The 60’s in all its glory: the music, the outfits, the chill
With a soundtrack hailing the names of Deep Purple, Simon & Garfunkel and Bob Seger, the sounds of Rick Dalton and Cliff Booth’s careers are given an authentic, sunny and groovy feel. The music particularly works great as a soundtrack for plenty of drives around 60’s LA. With the sheer amount of driving in the film, it seems like a commercial for the ’66 Cadillac Coupe de Ville. Yet, this addition to certainly does aid to that laid-back sixties aesthetic wonderfully, along with ALL the wonderful outfits. The laid-back feel to the film has even extended to its narrative structure. Rather than providing a stream of conventional plot elements, the film is a collection of anecdotes seen through Tarantino’s star-studded lenses. Well, that is the case apart from the film’s end.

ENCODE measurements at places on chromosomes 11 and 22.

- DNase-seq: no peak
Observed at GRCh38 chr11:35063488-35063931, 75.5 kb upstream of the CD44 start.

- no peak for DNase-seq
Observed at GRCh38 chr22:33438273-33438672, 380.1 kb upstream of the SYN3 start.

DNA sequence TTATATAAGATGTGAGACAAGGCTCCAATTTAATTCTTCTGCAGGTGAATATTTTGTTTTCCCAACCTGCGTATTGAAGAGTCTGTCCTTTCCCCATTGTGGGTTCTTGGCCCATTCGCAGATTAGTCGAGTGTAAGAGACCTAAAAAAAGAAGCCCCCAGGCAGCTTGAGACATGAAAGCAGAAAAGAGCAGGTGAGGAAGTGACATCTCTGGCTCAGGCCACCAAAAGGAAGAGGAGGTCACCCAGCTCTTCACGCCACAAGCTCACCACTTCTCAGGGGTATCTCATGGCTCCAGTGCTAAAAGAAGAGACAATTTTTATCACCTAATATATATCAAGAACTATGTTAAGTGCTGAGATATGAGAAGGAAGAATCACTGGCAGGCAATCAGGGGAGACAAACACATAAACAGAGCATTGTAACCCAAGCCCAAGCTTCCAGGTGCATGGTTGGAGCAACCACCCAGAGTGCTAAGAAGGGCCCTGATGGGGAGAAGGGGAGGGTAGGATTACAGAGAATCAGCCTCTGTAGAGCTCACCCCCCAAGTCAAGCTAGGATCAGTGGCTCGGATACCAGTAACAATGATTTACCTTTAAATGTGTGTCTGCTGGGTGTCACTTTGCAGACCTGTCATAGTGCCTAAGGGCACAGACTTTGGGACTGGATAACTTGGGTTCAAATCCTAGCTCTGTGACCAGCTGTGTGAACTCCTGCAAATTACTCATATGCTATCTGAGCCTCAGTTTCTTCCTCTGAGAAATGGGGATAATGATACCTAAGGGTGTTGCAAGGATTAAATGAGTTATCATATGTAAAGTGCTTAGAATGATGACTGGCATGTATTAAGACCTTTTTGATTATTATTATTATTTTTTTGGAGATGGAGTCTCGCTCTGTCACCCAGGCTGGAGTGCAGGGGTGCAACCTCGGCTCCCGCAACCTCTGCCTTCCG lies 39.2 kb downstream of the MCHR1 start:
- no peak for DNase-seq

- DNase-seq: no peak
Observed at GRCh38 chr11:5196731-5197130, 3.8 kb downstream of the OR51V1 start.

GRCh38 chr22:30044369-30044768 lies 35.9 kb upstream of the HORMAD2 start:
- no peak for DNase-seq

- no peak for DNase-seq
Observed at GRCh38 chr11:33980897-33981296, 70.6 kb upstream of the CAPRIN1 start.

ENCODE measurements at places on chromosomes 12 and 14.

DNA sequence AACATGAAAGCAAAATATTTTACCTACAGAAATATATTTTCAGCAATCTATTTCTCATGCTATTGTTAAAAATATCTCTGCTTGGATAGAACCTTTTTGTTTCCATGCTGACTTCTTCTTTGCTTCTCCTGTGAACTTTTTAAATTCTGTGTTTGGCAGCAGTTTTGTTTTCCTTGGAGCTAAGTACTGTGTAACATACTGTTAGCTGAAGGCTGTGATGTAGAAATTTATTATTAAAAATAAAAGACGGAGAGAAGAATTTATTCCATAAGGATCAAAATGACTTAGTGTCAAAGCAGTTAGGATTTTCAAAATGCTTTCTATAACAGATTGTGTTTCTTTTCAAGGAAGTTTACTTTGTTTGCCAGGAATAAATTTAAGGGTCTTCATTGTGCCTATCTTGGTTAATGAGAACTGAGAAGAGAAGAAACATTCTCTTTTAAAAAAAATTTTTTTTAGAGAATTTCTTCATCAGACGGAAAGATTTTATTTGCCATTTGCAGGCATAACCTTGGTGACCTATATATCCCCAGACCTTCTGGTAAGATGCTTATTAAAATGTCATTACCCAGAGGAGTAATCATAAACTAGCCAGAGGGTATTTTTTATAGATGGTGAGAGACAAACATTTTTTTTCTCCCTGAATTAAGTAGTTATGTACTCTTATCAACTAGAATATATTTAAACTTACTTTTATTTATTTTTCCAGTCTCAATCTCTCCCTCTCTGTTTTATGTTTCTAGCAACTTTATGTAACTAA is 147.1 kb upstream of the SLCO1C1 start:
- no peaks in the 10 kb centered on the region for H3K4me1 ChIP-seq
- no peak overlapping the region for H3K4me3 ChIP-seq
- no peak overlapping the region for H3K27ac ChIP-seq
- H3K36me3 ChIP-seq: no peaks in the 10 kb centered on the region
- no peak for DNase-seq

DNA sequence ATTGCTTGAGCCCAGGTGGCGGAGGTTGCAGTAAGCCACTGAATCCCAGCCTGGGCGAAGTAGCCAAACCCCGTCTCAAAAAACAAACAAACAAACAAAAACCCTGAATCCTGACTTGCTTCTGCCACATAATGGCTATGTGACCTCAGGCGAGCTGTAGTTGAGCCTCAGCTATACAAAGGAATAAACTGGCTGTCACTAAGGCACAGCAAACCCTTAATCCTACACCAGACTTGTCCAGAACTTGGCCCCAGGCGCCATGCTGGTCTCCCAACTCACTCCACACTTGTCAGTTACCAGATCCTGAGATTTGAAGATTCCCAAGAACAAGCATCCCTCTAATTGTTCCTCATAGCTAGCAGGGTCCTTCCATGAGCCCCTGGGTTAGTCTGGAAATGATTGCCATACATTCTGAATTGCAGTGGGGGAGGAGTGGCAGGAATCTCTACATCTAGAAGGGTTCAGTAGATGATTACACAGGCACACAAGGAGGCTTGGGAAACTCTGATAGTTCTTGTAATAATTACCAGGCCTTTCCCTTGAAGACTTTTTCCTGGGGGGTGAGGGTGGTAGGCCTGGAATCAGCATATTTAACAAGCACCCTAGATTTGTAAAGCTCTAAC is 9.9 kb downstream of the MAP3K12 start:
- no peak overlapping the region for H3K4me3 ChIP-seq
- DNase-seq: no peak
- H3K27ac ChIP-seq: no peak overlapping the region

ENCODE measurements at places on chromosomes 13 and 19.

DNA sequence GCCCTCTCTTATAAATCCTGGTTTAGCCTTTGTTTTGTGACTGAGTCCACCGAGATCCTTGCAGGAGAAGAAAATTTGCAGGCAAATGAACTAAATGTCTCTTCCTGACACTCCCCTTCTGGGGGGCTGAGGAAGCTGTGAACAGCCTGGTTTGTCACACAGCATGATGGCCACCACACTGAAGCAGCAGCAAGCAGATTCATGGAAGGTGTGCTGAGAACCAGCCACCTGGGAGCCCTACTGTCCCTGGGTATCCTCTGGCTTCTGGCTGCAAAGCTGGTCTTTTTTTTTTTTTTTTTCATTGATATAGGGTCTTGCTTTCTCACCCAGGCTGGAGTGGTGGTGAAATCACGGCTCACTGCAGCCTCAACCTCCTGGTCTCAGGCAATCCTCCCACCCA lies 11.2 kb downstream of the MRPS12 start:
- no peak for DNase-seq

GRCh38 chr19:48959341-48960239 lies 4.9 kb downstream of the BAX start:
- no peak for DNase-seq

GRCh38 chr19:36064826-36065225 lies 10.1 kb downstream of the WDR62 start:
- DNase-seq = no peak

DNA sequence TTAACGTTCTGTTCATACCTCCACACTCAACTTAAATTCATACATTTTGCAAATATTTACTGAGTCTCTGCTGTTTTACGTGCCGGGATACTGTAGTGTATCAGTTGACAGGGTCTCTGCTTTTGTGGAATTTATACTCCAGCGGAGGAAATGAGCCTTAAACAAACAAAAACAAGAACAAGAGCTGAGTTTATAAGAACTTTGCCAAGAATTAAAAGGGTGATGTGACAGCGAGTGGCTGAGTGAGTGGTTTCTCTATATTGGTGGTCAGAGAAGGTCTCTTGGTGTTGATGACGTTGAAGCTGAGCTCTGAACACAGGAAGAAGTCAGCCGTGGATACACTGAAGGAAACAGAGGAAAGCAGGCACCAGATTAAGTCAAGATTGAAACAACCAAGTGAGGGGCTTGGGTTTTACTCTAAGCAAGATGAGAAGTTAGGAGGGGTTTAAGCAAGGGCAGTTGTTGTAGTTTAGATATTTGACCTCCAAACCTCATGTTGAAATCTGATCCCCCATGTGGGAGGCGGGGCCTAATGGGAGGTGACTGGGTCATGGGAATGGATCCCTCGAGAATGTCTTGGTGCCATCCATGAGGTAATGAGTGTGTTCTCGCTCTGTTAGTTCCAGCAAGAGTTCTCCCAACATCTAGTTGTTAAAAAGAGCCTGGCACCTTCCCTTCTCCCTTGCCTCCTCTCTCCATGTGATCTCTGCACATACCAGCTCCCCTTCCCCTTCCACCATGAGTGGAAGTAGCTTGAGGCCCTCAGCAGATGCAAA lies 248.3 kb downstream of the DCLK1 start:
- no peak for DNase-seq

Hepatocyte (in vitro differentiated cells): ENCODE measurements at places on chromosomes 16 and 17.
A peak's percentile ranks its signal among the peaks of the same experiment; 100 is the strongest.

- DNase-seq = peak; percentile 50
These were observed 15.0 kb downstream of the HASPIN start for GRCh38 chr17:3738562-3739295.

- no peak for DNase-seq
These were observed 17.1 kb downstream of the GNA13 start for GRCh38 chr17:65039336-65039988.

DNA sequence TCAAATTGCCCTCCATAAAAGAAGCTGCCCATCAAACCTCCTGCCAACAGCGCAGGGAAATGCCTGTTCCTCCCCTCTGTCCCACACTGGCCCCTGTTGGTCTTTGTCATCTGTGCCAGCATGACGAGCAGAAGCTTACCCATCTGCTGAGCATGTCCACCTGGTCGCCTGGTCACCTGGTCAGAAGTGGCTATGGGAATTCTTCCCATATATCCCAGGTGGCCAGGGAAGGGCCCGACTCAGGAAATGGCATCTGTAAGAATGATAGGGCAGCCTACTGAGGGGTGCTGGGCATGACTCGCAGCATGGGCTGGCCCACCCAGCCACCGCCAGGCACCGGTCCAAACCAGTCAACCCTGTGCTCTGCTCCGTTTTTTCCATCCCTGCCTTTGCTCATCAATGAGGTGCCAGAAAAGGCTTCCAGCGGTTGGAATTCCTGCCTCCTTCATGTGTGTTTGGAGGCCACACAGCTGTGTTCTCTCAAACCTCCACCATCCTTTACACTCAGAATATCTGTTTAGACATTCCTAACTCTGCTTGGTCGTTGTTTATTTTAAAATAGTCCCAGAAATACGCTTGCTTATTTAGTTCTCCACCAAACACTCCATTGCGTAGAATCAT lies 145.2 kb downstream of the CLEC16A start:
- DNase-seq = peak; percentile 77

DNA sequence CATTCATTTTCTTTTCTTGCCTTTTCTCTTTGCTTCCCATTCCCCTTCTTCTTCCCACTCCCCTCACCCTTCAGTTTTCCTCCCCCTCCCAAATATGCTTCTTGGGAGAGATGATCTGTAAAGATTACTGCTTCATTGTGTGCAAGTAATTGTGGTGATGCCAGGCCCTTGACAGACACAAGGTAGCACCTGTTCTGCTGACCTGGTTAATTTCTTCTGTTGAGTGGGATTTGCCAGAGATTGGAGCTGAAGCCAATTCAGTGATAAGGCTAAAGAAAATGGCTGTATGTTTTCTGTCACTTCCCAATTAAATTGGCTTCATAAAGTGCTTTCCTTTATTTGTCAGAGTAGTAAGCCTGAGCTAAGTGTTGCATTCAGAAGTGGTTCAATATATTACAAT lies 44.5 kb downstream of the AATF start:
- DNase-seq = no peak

Once Upon a Time… In Hollywood is a bit like marmite. If you prefer a conventional plot and a fast-moving action film, then it’s not for you. However, if you appreciate attention to detail, the Hollywood homages that complement the wonderful acting, then it’s brilliant.